pointing my robot straight in the x direction, then apparently I cannot

actually make the car drive in the y direction. That seems a little bit fishy

actually. what is going on here is that the linearization That we performed didn't

quite capture all the nitty gritty exciting things that were going on with

the non linear model. And this is an example where the non-linearities are so

severe, that the linearization as applied directly, doesn't entirely apply. Because

we lost control over the y direction. Even though.

>> If I have a car, I can clearly turn it. I can drive it and turn, and drive in the

Y directions. So, here's an example where the linearization actually doesn't give us

just what we wanted. And, the punch line here is that sometimes linearizations give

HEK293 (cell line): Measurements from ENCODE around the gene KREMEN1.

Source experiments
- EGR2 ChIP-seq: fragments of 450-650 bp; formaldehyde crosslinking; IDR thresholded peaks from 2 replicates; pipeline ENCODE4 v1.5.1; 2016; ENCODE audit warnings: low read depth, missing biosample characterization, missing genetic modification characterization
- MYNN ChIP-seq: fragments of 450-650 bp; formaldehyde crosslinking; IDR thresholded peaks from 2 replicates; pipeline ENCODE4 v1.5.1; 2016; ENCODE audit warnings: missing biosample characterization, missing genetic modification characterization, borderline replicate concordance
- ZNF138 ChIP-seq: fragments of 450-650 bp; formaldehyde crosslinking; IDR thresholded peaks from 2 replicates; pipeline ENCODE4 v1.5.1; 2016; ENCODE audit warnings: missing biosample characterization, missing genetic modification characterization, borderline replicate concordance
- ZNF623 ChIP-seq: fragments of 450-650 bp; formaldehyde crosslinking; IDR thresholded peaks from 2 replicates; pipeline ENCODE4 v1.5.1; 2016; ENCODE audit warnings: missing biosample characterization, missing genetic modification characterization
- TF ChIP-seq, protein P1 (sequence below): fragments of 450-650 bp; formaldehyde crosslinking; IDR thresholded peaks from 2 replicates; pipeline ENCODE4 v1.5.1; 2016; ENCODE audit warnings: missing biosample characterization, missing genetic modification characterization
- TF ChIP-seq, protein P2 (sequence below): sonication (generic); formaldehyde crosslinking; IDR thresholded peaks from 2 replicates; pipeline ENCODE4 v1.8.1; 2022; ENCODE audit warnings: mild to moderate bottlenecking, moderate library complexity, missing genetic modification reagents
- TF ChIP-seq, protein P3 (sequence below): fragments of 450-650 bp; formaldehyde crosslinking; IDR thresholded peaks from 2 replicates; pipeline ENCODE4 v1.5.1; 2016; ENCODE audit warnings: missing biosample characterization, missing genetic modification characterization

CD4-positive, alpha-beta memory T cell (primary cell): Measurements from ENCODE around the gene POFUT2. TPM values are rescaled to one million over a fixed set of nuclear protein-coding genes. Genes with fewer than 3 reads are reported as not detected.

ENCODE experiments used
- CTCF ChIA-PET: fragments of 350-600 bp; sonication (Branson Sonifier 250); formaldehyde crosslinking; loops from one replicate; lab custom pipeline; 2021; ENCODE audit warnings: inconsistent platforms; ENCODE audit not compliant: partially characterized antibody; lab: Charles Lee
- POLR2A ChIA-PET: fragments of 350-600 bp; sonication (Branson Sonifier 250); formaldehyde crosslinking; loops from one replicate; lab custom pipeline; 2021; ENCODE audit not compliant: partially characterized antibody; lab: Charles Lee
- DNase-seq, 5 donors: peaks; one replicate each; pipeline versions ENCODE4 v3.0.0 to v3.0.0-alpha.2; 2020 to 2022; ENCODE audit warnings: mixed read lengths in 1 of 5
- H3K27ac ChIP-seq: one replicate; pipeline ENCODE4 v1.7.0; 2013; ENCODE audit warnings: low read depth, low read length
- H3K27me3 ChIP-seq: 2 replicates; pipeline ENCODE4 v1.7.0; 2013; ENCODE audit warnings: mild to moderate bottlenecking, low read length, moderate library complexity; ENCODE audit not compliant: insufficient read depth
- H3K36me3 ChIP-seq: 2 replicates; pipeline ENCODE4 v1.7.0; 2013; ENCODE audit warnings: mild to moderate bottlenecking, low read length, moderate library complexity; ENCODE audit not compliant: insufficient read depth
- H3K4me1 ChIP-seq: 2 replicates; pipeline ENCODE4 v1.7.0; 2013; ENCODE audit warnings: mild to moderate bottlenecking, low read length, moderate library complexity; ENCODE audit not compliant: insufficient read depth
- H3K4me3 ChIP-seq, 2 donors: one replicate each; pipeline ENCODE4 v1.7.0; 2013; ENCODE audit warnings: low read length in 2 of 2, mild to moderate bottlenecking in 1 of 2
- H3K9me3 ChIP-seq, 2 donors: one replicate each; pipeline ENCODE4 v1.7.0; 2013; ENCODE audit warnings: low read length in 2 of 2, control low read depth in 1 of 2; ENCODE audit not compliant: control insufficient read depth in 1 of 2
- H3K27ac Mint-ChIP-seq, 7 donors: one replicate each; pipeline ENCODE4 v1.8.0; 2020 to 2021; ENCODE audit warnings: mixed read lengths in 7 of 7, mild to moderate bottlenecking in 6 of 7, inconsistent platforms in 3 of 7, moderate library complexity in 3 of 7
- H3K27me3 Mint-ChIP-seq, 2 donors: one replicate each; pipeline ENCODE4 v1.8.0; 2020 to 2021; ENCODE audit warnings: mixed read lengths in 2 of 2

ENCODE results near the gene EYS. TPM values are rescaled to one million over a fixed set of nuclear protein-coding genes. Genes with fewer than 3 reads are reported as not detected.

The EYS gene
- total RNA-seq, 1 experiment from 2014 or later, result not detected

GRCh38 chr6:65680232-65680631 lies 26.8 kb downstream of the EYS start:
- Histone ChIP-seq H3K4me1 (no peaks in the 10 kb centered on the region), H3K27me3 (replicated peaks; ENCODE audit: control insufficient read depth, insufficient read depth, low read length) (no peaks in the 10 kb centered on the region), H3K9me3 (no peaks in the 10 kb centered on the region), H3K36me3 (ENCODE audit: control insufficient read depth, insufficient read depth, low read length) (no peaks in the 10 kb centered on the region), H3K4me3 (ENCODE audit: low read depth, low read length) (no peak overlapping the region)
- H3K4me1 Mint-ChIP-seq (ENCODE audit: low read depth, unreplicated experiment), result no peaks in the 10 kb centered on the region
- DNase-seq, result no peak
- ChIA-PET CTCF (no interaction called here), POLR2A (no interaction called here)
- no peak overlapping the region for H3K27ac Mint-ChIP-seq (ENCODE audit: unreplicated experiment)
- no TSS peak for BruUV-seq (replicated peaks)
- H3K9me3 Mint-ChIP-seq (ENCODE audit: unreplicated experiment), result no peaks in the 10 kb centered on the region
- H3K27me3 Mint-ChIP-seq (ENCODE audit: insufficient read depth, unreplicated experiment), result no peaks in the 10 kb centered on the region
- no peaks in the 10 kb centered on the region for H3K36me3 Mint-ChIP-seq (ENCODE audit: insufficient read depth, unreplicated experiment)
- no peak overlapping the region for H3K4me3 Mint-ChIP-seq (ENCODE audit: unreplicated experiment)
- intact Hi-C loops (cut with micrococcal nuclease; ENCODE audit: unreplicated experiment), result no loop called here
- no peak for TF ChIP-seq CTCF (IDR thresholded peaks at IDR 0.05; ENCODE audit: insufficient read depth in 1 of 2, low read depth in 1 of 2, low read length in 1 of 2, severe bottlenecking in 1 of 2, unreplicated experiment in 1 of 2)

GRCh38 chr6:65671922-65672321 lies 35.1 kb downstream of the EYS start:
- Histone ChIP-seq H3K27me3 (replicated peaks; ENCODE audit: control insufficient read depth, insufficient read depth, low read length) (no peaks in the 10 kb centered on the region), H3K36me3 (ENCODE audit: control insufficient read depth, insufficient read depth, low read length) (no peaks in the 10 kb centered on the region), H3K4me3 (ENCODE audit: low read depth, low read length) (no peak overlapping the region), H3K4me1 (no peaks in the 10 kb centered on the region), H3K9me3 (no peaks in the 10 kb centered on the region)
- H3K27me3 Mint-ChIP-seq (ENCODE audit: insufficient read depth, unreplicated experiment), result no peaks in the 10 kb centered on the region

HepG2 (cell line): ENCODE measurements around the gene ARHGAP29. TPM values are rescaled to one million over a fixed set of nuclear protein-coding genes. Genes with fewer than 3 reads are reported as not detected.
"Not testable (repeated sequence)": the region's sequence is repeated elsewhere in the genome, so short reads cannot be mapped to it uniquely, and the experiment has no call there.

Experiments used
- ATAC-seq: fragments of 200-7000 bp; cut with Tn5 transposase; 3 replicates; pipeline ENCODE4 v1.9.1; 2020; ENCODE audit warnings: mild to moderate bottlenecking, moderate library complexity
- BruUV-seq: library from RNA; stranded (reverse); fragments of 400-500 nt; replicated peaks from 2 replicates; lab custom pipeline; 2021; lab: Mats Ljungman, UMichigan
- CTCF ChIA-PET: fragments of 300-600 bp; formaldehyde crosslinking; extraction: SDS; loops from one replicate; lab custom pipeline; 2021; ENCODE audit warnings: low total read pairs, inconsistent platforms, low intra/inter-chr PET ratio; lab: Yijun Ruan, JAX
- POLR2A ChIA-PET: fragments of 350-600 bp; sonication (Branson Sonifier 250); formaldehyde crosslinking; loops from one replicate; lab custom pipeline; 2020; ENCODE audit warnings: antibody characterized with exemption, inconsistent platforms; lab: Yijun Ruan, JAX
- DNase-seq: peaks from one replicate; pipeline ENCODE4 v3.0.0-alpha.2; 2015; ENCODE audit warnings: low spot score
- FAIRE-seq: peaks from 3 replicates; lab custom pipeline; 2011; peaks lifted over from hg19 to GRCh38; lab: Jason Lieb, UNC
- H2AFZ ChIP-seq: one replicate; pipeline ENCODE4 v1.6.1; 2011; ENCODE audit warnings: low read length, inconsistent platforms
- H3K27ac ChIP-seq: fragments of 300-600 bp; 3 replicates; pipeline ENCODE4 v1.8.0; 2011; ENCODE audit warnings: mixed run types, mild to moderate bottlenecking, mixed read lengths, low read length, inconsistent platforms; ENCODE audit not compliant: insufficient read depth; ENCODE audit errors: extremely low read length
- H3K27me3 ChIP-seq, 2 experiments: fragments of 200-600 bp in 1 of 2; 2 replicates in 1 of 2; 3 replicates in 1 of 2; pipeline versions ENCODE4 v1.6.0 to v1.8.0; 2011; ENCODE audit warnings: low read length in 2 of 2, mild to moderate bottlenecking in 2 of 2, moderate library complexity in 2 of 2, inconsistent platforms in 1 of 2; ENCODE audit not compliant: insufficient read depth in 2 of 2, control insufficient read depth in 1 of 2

reasonable models, with inverted pendulum, for instance. And, sometimes they do not,

with the unicycle. and with a unicycle we have to be a little bit more care,

careful, but the fact that I want to point out though is that when they work. When

the linear stations work they are remarkably useful. Even though we're

finding them around the operating points they seem to work Better than what we

really theoretically have reason to believe, which is why we do a lot of

analysis of the linearizations rather than the non-linear models. And then take what

we learned from the linearizations and apply it to the, the non-linear models.

Thank you.